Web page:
I hear a lot about stations’ new iPad apps and mobile DTV and other potentially life saving media solutions during crisis, and it’s all good, valuable stuff. But with a Sandy-related power outage fresh in my memory, I have to say–boring old radio was what connected us to the rest of the planet, and helped us keep our sanity, this week.
First off, our challenges were exceedingly trivial amidst the fatalities and ruined homes and other casualties this week. We simply had no power from Monday evening until Thursday evening–again, no big deal, not even a flooded basement at our home a little north of Manhattan. The kids were bored. So were Mom and Dad. We were all sick of flipping on lifeless light switches and occupying our time with paper airplane races. Cold showers and warm whiskey…not ideal, but hardly a hardship.
The New York Times did not arrive on our walkway Tuesday morning. The paper announced its digital version was free for all, but anything digital represented a challenge for us, as we were trying to conserve our devices’ battery life. We had a laptop, an iPad and a Blackberry, but no immediate way to charge them. So we used them very sparingly.
Instead, I busted out a bright yellow Grundig radio that I bought for situations such as this around five years ago, for maybe 40 bucks. It’s got a crank on it for winding up, and a flashlight to boot. We played that thing pretty much morning until night (one thing about the house being dark at 6 p.m.–it sure is easy getting the kids to bed early). It wasn’t exactly a lifesaver, but it sure broke up the monotony, helped drown out the drone of gas generators around our neighborhood, and even gave me a little workout from working that crank.
The AM signal was weak, but FM was strong. Amidst the network (and station) news outfits’ various digital applications, it was a radio simulcast of WABC, and ABC, news that kept us informed. Since no one could offer an update on the news that was, for the moment, most relevant to us–when our power would come back–we listened to a local Westchester rock station’s musical offerings most of the time, along with traffic reports that went from easy rides to and from the city early in the week, to bridges and tunnels choked with traffic as the week wore on, and frightening scrums around gas stations.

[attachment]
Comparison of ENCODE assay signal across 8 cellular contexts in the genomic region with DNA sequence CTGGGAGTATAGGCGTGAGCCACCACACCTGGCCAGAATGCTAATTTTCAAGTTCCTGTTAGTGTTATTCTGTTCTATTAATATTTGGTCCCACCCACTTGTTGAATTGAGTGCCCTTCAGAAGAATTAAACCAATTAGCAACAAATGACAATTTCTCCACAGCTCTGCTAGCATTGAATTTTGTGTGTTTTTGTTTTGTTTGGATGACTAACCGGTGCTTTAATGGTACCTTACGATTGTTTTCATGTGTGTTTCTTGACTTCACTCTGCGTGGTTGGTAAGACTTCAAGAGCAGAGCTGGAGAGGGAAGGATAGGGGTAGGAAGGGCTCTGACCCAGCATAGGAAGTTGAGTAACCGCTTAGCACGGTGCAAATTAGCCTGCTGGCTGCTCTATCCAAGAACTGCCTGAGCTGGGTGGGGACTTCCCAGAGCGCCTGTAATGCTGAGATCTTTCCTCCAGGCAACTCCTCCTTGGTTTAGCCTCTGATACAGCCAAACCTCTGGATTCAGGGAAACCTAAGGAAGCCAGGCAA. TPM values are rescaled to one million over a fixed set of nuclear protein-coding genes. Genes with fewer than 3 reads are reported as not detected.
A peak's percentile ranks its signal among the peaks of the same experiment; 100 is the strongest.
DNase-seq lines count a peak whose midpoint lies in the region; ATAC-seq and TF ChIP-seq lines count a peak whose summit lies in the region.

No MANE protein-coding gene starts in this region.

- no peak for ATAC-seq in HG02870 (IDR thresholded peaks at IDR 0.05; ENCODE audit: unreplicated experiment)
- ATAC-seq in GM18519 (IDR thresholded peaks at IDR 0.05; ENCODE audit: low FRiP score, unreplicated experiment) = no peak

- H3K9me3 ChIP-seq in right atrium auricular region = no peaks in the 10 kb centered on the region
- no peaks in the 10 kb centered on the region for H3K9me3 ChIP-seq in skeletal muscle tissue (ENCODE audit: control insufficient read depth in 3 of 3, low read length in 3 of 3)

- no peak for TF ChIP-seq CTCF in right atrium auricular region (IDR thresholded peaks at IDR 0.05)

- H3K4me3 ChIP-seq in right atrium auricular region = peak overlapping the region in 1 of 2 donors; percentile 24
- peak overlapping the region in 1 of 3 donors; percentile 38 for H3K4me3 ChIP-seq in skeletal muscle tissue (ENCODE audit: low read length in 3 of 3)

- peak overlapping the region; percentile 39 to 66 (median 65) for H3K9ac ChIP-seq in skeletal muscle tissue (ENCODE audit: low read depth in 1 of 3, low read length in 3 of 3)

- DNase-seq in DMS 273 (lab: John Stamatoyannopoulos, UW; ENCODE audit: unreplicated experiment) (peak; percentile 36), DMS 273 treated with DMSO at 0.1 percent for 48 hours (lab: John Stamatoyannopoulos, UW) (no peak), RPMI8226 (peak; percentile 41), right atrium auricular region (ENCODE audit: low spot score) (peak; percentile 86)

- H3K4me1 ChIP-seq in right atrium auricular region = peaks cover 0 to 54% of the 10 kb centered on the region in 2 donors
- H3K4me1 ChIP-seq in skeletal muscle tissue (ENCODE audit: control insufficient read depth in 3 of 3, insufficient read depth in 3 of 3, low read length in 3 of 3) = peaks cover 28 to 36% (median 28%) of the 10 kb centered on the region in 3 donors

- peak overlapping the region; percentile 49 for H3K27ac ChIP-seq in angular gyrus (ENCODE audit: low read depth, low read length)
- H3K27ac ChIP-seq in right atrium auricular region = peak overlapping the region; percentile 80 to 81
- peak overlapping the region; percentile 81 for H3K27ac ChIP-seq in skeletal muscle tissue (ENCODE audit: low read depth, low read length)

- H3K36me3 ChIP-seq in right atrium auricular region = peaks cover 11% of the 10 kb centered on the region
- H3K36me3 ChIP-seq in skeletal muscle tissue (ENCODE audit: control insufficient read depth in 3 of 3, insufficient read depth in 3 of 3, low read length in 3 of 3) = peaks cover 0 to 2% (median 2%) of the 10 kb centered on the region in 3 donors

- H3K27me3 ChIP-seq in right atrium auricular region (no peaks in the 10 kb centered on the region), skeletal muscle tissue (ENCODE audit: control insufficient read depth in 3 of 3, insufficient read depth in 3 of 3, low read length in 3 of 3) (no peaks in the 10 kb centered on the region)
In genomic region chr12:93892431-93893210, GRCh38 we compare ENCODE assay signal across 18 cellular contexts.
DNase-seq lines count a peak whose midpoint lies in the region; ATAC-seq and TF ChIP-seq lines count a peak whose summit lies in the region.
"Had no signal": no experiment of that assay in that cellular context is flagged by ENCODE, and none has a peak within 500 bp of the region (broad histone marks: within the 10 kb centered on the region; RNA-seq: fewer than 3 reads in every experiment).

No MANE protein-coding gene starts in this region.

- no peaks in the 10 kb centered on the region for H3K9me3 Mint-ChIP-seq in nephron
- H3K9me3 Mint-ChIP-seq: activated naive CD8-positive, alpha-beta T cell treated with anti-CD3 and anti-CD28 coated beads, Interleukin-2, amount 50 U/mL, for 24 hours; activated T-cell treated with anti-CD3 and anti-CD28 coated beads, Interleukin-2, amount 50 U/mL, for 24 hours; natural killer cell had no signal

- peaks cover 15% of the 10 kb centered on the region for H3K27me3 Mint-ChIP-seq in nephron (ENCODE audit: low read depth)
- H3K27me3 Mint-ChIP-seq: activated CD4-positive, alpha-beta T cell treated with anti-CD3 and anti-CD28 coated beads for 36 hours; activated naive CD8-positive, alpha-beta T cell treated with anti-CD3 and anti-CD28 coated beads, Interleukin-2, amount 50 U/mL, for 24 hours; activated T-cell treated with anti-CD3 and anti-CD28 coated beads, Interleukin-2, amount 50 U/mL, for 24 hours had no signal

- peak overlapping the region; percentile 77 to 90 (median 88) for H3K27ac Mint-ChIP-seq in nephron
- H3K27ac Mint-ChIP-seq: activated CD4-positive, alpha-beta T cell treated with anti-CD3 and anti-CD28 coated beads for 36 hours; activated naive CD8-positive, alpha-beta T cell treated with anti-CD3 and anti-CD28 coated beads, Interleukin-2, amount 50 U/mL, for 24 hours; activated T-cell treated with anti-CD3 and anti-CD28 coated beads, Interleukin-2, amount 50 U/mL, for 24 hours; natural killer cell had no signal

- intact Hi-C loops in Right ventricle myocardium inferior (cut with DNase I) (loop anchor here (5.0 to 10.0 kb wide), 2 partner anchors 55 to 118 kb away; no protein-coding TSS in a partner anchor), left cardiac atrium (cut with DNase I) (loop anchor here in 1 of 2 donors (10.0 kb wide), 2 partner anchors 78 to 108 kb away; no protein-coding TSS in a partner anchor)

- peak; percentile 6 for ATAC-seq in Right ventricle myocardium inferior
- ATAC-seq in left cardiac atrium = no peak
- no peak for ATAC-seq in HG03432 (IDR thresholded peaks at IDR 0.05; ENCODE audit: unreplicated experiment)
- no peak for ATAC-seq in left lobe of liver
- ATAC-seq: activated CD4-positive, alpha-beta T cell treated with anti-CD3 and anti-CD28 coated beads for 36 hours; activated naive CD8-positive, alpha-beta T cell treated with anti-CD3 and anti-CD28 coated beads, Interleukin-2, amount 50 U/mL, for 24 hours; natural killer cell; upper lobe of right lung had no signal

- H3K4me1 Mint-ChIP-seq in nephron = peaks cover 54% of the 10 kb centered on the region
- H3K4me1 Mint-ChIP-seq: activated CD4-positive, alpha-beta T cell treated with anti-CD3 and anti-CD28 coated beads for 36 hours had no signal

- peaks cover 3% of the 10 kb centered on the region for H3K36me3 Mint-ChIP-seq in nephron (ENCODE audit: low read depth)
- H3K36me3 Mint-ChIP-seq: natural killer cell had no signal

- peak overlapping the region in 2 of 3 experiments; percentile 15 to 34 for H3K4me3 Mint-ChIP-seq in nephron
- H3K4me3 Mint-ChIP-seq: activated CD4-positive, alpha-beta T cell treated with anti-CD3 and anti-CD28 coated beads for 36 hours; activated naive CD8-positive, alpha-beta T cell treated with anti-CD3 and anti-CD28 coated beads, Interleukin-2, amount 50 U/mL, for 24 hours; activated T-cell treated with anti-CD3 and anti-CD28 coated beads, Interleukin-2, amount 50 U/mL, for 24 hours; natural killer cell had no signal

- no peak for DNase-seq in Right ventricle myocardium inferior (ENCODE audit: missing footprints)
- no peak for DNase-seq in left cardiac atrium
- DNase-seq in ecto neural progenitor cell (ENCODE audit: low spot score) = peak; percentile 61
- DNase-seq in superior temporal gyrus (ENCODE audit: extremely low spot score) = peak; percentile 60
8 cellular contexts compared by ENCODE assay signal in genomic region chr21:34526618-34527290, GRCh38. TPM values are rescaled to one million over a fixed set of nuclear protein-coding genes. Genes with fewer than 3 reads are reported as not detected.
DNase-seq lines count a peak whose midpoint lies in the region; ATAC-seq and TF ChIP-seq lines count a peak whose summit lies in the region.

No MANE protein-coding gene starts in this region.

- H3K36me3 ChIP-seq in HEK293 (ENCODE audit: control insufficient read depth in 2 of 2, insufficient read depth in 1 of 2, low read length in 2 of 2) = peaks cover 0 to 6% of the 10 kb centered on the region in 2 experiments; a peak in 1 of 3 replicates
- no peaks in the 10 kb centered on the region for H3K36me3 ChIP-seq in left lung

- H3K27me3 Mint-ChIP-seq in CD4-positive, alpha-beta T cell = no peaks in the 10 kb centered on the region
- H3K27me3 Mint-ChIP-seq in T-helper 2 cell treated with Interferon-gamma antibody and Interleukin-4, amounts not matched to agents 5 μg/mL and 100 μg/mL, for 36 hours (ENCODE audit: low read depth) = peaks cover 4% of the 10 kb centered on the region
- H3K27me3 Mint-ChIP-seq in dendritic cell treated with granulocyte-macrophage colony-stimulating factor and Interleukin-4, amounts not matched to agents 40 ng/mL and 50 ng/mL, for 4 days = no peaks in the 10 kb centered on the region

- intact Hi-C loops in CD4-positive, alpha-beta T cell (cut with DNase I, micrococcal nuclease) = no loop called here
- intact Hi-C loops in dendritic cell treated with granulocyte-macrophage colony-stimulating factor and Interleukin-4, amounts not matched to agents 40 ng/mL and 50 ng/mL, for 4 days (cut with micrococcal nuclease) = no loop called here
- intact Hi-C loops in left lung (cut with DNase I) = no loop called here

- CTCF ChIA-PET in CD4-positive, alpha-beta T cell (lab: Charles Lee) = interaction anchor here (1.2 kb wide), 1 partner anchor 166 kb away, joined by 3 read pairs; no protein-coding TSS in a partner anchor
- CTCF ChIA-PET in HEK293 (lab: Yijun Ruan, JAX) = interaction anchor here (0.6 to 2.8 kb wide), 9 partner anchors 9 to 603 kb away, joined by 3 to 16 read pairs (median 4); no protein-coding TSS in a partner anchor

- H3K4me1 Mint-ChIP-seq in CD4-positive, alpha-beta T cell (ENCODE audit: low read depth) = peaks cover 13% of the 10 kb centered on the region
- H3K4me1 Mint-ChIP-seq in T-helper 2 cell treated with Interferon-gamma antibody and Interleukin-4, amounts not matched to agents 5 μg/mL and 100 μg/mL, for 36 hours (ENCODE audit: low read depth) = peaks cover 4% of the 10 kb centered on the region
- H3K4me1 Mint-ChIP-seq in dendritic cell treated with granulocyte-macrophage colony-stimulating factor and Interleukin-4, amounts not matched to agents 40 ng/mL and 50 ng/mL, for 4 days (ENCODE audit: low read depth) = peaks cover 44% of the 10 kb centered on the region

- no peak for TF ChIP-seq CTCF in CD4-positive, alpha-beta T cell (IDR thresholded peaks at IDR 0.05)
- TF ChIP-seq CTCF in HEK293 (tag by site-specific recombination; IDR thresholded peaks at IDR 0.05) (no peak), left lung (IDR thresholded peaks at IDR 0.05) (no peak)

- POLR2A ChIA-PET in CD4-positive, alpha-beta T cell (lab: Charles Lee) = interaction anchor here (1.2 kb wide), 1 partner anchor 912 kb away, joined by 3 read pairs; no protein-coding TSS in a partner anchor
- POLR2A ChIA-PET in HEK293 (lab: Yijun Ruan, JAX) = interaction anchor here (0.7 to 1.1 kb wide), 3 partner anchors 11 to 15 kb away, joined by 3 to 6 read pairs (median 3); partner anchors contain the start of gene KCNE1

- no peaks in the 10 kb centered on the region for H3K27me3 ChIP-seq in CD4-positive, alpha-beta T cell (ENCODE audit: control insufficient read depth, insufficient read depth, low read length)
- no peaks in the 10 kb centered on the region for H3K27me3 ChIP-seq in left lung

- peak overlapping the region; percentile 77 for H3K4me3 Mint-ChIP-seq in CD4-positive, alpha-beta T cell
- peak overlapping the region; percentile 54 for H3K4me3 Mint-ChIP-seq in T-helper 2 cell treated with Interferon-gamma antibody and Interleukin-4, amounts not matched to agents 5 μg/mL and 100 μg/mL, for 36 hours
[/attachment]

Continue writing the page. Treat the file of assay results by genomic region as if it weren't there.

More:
Also proving to be fairly useful was our town’s local Daily Voice franchise, a website and daily e-newsletter that switched to all-text mode when people could not click on links, and informed us just how many of our Westchester neighbors too were without power, related school closings (our kids were out for the week), and said there was free dry ice available, compliments of Con Ed.
On Tuesday, a friend in a neighboring town was kind enough to open up their house, so my wife could bathe the kiddies, and I could work on my cover story for Monday.
On Wednesday morning, I hopped on the bike and set up shop at a local coffee shop to write my Sandy story for Monday’s issue (yes, we plan to have a regular issue out Monday), and plug in my various devices. The joint had Cablevision’s News 12 on two televisions. I really like News 12, and was psyched when we came back to Cablevision earlier this year, thanks to an outrageous offer rate, after a few years’ hiatus over at News 12-bereft FiOS. But when you’ve got News 12 on for two hours, you realize just how slender that wheel format is–I heard the same report three, four, perhaps five times while I was working. If I never again hear the anchor quip “Bee Line buses are no longer Free Line buses,” I’ll be a happy man.
Local cable news is obviously not meant to be consumed that way.
When Con Ed finally flipped our power back on late Thursday afternoon (We were lucky…a block away, they remain dark, with reports of restoration as far off as November 11. The drone of the gas generators continues.), I folded my little yellow one-armed bandit’s crank back into its slot, slipped the unit into its carry case, and returned it to the nail the case hangs from, heading down to the basement, poised for emergency.
After I’d bid good night to the kiddies, I crept downstairs to our family room, where my wife was reading–a pastime from another era that we’d picked up at some point this week. The Missus said she was done with television.
Then she remembered we had a few 30 Rocks on the DVR we hadn’t seen, and flipped the slumbering box to life.